Left to Right: Michael Barnett, Michael Stephen, and Katrina Ellis

In addition to the awards selected and presented by Hope faculty, we also had three students win $1000 SHAPE scholarships.  With only six scholarships awarded state-wide, this is a testament to the quality of teachers educated at Hope College. The scholarship winners were Michael Barnett, mentioned above, Michael Stephen, and Katrina Ellis.  Michael Stephen, a fifth year senior, is currently student teaching at Holland Christian and will graduate in December.  In addition to his student teaching responsibilities, Michael is also on the Hope College Football coaching staff, as an assistant offensive line coach.  Based on past experience, we are confident that his positive impact on the lives of students will continue throughout his career as a teacher and coach. Katrina Ellis is currently student teaching in Hamilton where she works with middle school students. This is a perfect fit for Katrina as she is one of those unique and special teachers who are able to match the energy and enthusiasm of students in this age group. Like the other award winners, we are proud of Katrina who demonstrated hard work and commitment to her profession by excelling in the classroom while also balancing time as a student-athlete.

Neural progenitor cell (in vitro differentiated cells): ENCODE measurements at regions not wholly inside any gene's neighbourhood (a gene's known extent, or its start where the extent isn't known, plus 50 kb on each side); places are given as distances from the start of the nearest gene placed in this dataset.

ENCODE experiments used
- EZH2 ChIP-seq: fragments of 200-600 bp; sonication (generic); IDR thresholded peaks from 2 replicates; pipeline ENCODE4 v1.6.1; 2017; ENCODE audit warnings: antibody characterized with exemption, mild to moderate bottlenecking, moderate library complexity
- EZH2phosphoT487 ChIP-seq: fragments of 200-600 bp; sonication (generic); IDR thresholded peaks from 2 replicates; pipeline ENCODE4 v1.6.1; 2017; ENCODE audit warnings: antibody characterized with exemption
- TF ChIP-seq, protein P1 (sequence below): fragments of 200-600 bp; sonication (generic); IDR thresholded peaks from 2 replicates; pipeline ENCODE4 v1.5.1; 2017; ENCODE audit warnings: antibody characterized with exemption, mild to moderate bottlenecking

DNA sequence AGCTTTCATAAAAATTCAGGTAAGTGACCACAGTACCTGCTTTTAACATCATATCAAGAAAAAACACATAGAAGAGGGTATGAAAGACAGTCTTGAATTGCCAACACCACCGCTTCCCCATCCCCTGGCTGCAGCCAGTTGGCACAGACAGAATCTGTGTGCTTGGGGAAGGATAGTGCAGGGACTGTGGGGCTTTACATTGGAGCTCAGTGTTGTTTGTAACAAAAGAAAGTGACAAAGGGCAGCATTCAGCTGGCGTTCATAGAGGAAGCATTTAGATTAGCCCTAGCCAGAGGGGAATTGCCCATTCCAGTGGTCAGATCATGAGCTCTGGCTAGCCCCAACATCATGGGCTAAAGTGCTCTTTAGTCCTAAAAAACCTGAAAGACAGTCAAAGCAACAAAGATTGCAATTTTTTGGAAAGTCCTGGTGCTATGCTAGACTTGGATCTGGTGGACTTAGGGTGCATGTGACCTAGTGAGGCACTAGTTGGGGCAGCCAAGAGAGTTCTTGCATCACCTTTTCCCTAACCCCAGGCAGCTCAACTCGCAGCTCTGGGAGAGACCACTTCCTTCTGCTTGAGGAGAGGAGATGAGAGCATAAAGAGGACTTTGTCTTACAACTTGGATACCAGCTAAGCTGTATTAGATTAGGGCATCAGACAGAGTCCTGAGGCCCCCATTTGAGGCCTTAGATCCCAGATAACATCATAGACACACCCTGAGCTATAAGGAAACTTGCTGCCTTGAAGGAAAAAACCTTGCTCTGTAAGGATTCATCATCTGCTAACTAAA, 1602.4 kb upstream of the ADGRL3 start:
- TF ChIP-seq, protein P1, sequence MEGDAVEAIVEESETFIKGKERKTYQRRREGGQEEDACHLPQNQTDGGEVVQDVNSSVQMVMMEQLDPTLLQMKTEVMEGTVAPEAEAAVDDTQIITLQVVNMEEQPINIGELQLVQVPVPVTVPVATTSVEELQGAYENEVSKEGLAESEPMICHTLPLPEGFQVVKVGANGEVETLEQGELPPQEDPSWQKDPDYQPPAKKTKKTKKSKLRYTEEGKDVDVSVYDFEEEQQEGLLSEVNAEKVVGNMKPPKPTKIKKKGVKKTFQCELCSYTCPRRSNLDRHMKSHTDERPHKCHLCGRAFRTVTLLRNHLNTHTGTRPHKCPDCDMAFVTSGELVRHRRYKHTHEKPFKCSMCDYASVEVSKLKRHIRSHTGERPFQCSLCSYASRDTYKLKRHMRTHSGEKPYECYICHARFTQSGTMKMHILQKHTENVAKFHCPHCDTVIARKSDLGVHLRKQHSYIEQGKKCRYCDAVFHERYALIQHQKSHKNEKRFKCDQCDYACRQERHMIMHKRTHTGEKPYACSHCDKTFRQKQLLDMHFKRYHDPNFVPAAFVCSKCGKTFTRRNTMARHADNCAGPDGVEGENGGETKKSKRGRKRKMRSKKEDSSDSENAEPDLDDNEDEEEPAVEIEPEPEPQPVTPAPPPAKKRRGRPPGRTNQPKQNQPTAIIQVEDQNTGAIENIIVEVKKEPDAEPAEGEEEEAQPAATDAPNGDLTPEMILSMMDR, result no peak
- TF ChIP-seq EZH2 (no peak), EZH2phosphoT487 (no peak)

Thanks for letting us share how shapes and SHAPE are important to us and our students. This year’s conference was a visible example of the quality of students and student-athletes that we get to interact with on a daily basis.  We are so proud and grateful to play a role in the professional development of these amazing students. They represent themselves, their chosen profession, and Hope College in an extremely positive manner. We are proud of these young professionals and know that they are just starting to make a difference in the lives of students. Years in the future if students of these educators are asked to use a shape to describe their feelings toward them, it is our belief that they will think of a heart. They are truly special. Well done Ms. Traversa, Mr. Barnett, Ms. Ellis, and Mr. Stephen…..well done.